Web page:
GOREY Andy & Doubt



by Monica Charline Brown


Breathing life into a play assumed to be biographical at heart, Life Jacket Theatre Company has created an eccentric and relatable piece of art through GOREY: The Secret Lives of Edward Gorey, currently running at HERE. Rather than a linear account of the artist’s achievements, dual-playwright/director Travis Russ chooses to focus on the layers not known by the general public. Jumping back and forth in time over the course of fifty years, the audience gathers a quaint, picturesque, and conversational outlook of the man behind the pictures and stories.


Upon entering the theatre, it is clear the space has been carefully crafted and is lush with history. Towering shelves fill the area, stuffed with books, stacks of paper, boxes, jars, suitcases, and knick-knacks galore. The back wall of the stage is neatly arranged with rows and columns of eight and a half by eleven page sheets. Further investigation shows these are all drawings and notations of Gorey. The ushers urge approaching audience members to hop on the set and explore closer.


GOREY Butterfly


Andrew Dawson comes onstage, saying the show will begin in a few minutes, and gives some announcements. Suddenly, without warning, Dawson is revealed as Gorey 1 (around age seventy-five, when he passed away in 2000) and the play is off to a momentous start. Soon, Aidan Sank (Gorey 2 – middle-aged) and Phil Gillen (Gorey 3 – twenties) join Dawson and hark a partnership both amongst each other and the audience that is charming and relationship building. The three men do a fine job of seamlessly transitioning between their actor selves and their respective portrayals of Gorey. Each crafts a characterization that seems to fully lift up the essence of Gorey.   Gillen exposes his naïve and frustrated innocence, Sank his gradual and quirky acceptance of genius, and finally, Dawson’s contemplative recognition of solitude. The actors’ speaking voices also remarkably lined up with the recordings of actual interviews with Gorey played throughout the piece.


In fact, the playwright paid a visit to The Harry Ransom Center at the University of Texas in Austin. He sifted through their collection on Edward Gorey, which included hundreds of writings, sketches, and personal correspondence. This kind of attention to detail seems to beckon towards the most interesting aspect of the play: peculiar dimension.   Based on Gorey’s original words and derived from a mixture of journals and letters coalesced with the few public interviews, all of the loose ends history doesn’t have a handle on are reimagined with quite a creative spin.  The funniest tidbit was the tendency for him to lie about his personal life to reporters, proven by conflicting accounts provided in the production. Instead of getting hung up on that factor as a potential story-telling flaw, the play beautifully uses it as a technique to investigate Gorey’s “secret lives.”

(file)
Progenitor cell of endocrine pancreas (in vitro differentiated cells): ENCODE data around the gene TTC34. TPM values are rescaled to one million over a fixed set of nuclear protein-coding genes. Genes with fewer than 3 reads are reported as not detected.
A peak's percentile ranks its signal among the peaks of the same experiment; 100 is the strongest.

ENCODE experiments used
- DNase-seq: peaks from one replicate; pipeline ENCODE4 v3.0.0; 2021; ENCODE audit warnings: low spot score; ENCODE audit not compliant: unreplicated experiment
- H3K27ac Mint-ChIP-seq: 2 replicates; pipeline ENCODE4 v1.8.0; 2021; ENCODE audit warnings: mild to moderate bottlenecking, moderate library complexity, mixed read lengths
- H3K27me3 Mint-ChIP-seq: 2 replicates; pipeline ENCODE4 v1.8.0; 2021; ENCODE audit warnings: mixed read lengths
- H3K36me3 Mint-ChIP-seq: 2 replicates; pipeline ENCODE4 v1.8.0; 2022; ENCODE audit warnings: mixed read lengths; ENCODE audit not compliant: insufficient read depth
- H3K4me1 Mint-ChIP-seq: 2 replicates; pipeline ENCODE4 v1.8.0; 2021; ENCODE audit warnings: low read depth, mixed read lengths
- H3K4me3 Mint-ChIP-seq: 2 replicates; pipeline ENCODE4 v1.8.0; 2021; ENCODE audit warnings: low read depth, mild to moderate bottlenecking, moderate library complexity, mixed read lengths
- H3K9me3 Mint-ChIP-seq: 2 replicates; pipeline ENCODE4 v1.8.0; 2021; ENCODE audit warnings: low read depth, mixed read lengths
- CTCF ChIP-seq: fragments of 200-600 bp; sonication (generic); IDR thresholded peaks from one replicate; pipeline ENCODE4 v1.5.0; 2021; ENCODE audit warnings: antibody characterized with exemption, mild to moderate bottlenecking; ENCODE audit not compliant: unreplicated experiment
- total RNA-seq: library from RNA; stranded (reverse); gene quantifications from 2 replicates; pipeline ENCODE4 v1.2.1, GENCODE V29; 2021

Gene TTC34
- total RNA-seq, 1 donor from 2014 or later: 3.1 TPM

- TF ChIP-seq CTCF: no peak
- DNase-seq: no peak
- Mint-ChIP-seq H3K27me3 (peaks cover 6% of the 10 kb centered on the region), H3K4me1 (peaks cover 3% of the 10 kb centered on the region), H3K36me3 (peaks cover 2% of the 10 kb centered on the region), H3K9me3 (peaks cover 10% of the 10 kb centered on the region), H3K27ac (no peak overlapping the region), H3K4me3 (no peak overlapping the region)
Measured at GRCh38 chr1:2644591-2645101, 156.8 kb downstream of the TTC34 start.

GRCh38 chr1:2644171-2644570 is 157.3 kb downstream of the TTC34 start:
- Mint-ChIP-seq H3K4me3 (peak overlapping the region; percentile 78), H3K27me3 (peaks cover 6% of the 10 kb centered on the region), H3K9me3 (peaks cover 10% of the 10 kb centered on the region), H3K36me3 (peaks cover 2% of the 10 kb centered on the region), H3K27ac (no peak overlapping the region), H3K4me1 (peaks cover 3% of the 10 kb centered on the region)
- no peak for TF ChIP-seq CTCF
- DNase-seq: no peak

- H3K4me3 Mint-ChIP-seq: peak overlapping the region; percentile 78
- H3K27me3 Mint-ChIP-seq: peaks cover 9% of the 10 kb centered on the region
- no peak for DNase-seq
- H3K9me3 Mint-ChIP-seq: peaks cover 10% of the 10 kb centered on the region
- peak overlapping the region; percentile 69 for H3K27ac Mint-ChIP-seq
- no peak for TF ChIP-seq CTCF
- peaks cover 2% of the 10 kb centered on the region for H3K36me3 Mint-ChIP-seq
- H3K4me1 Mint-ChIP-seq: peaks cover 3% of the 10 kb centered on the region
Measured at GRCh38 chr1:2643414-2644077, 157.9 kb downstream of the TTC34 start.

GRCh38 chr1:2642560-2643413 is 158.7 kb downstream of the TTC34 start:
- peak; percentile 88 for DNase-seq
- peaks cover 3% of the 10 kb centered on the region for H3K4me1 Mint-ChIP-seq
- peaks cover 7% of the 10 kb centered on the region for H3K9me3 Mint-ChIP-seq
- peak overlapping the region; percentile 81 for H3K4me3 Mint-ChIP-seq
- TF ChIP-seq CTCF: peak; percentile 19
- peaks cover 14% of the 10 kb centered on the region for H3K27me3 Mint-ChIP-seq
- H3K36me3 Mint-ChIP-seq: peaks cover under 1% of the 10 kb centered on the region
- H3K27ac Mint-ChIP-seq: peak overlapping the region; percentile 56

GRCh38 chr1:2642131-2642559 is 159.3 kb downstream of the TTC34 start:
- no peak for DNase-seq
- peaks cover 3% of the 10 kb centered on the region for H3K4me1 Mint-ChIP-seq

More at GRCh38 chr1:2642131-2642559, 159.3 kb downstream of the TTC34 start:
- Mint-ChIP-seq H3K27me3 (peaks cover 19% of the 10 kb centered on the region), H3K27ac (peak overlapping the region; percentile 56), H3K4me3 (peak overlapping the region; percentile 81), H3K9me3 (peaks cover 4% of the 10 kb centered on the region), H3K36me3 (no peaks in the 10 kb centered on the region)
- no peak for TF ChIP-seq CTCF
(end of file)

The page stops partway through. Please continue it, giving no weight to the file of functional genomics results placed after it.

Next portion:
GOREY Aidan & Phil Phono


The author calls the play a “fantasy memoir,” and I could not think of a more appropriate classification. Memories effortlessly trigger more memories as the actors find more and more clues and dig deeper into the mess that was Gorey. They are assisted by elaborate and clever projections by John Narun. My favorite had to be Andrew Dawson climbing into the lighting of the projection screen so he could interact in a well-played skit with one of Gorey’s most beloved characters, “The Doubtful Guest.” Likewise, Elizabeth’s Ostler’s puppetry design perfectly captured the child-like and imaginative behavior that led to Gorey’s satirical children’s stories with broader adult themes. Katie Proulx’s choreography included a comedic tribute with the three actors paying homage to Gorey’s fascination with Balanchine, and Peri Granim-Leong provided costuming that completed each individual Gorey character. I love that all three donned white high-top Converse, just like his drawing, “The Doubtful Guest.”


Most importantly, the question of leaving a lasting legacy is brought to the forefront. As Gorey realizes he has shut out relationships and made the complete transition to solitary confinement, we find ourselves wondering how do we prioritize our work and our personal life in sufficient balance? The enigmatic character of Gorey draws out the purely human longing of wanting to be noticed and wanting to be heard. As we discover the man behind the myth, we leave the theater with more questions than we anticipated, and isn’t that always the goal?



GOREY: The Secret Lives of Edward Gorey. Running through Sunday May 22 at HERE (145 Ave of the Americas). For more information and tickets, visit www.LifeJacketTheatre.org or here.org or call 212-352-2101.



Photos: Jenny Anderson